arc review · disney hyperion

ARC Review: Passenger

Title: Passenger
Author: Alexandra Bracken
Publication Date: January 5, 2016
Publisher: Disney Hyperion
Format: eARC*
Goodreads | BookDepository

“In one devastating night, violin prodigy Etta Spencer loses everything she knows and loves. Thrust into an unfamiliar world by a stranger with a dangerous agenda, Etta is certain of only one thing: she has traveled not just miles, but years from home. And she’s inherited a legacy she knows nothing about from a family whose existence she’s never heard of. Until now.

Nicholas Carter is content with his life at sea, free from the Ironwoods-a powerful family in the Colonies-and the servitude he’s known at their hands. But with the arrival of an unusual passenger on his ship comes the insistent pull of the past that he can’t escape and the family that won’t let him go so easily. Now the Ironwoods are searching for a stolen object of untold value, one they believe only Etta, his passenger, can find. In order to protect her, Nick must ensure she brings it back to them-whether she wants to or not.

Together, Etta and Nicholas embark on a perilous journey across centuries and continents, piecing together clues left behind by the traveler who will do anything to keep the object out of the Ironwoods’ grasp. But as they get closer to the truth of their search, and the deadly game the Ironwoods are playing, treacherous forces threaten to separate Etta not only from Nicholas but from her path home forever.”

~

Ever since BEA earlier this year, the hype has been all too real for Alexandra Bracken’s upcoming YA time travel novel, Passenger.  I adored The Darkest Minds trilogy, a gritty X-Men-esque survival story, so I had high hopes that Bracken would knock it out of the park with her new novel, out January 5. At the end of the day, however, I’m not sure how I feel about this. Nearly every review I’ve read of Passenger has sung its praises, touting it as Bracken’s best work. But I felt a bit underwhelmed, which is disappointing. Passenger was a highly anticipated 2016 release, but it ended up being a pretty middle of the road read for me.

I should have loved this book. It’s got time travel, epic romance, adventure, and secrets. Some of my favorite things! Plus there’s a healthy dose of pirates, and a portion of this book takes place at sea. The concept of this novel is so intriguing – a girl gets whisked into the past and discovers that she comes from a family of time travelers, but she has to go on a mission to find a missing object in order to return to her time. (This is like Outlander meets Doctor Who, amiright?) Every character in this book is ruthless, and that really enriched the reading experience for me, knowing that although there are some very likable or seemingly bland characters, each of them is willing to betray whoever it takes to achieve their ends (even in the name of good). We all know I love moral ambiguity.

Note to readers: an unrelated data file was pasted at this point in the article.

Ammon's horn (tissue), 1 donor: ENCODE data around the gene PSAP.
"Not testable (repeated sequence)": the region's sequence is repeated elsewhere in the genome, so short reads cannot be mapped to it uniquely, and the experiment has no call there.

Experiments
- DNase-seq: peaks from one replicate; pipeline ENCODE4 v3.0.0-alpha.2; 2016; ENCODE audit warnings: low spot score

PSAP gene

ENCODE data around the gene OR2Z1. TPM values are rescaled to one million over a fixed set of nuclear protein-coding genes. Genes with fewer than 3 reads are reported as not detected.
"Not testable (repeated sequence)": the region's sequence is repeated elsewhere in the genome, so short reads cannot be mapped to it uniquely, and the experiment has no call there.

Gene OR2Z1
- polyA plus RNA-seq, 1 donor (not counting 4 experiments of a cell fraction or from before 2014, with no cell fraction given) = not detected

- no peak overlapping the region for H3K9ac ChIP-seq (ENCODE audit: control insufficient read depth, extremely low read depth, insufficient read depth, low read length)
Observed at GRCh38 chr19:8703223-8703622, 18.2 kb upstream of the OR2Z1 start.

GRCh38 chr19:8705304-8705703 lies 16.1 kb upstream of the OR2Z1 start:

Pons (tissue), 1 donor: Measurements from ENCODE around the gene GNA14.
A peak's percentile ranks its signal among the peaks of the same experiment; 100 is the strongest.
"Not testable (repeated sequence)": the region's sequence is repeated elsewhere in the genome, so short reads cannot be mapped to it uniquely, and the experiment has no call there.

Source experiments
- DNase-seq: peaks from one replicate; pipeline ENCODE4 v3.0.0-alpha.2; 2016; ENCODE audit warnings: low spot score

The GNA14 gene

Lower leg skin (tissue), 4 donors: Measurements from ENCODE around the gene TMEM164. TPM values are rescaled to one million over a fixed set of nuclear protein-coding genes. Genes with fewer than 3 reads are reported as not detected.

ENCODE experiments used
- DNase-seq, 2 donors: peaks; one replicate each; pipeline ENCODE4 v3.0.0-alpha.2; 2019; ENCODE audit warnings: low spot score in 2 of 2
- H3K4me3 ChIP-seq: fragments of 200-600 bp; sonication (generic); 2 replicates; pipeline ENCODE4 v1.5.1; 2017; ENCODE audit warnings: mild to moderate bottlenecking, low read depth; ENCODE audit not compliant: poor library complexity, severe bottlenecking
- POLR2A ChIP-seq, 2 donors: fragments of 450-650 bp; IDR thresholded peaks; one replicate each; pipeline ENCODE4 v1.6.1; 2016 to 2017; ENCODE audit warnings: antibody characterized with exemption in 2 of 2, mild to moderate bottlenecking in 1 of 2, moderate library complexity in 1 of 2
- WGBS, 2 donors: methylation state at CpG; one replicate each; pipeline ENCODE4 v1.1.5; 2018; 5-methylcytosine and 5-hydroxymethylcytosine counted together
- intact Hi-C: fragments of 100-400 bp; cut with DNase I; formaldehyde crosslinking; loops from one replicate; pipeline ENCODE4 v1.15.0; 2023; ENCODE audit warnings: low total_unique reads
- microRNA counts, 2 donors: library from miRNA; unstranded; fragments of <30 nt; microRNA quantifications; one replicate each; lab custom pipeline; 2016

Although this is billed as an adventure tale, Passenger is ultimately a love story. The romance between Etta and Nicholas, while bordering on insta-love, is sweet and pretty swoony, I can’t lie. They come from drastically different times, so seeing them try to bridge the cultural gap throughout their travels adds so much to their relationship. The tensions that arise between an 18th century guy and 21st century girl (hello, bare calves!), help to provide greater nuance to these characters, who on their own sometimes feel stiff. But the moments between them are very romantic, and I was absolutely rooting for these two throughout the story. I loved that we have an interracial couple front and center in a YA fantasy (YA anything, for that matter).

While I adored the relationship between Etta and Nicholas, this was not just a romance story. And it’s the time travel aspect that was a huge letdown for me. I found the world building and actual time traveling to be very confusing, and the explanations we get are sporadic and unclear. The reader is told that the stakes are incredibly high throughout the novel, but I never quite felt it. That’s probably because the book is so put-downable, which is a word I made up to describe how easy it is to put a book down and walk away from it. I did this several times during the first half of the book, because it took ages for anything to really happen. It isn’t even until halfway into this 400-page tome that Etta is actually tasked with the quest that is supposed to propel the entire duology’s storyline (yes, Passenger is the first in a series so hopefully the second book will clear up my issues with this one).

Passenger was a good read, especially after the halfway points when the action (and romance) picks up. But I was expecting a great read, and I don’t know about the rest of you, but when I pick up a time travel adventure story, I want to be unable to turn the page fast enough. So ultimately, while Passenger was a solidly good first book, it wasn’t as amazing as I’d hoped, and I ended up underwhelmed. Hopefully the sequel, Wayfarer, will hit the ground running and pick up the pace from this first installment.

I’d still recommend this for fans of Alex Bracken and time travel stories, especially if you like your adventures with a healthy dose of romance.

Rating: 3.5 stars

*I received a free ARC via Netgalley/the publisher in exchange for an honest review.

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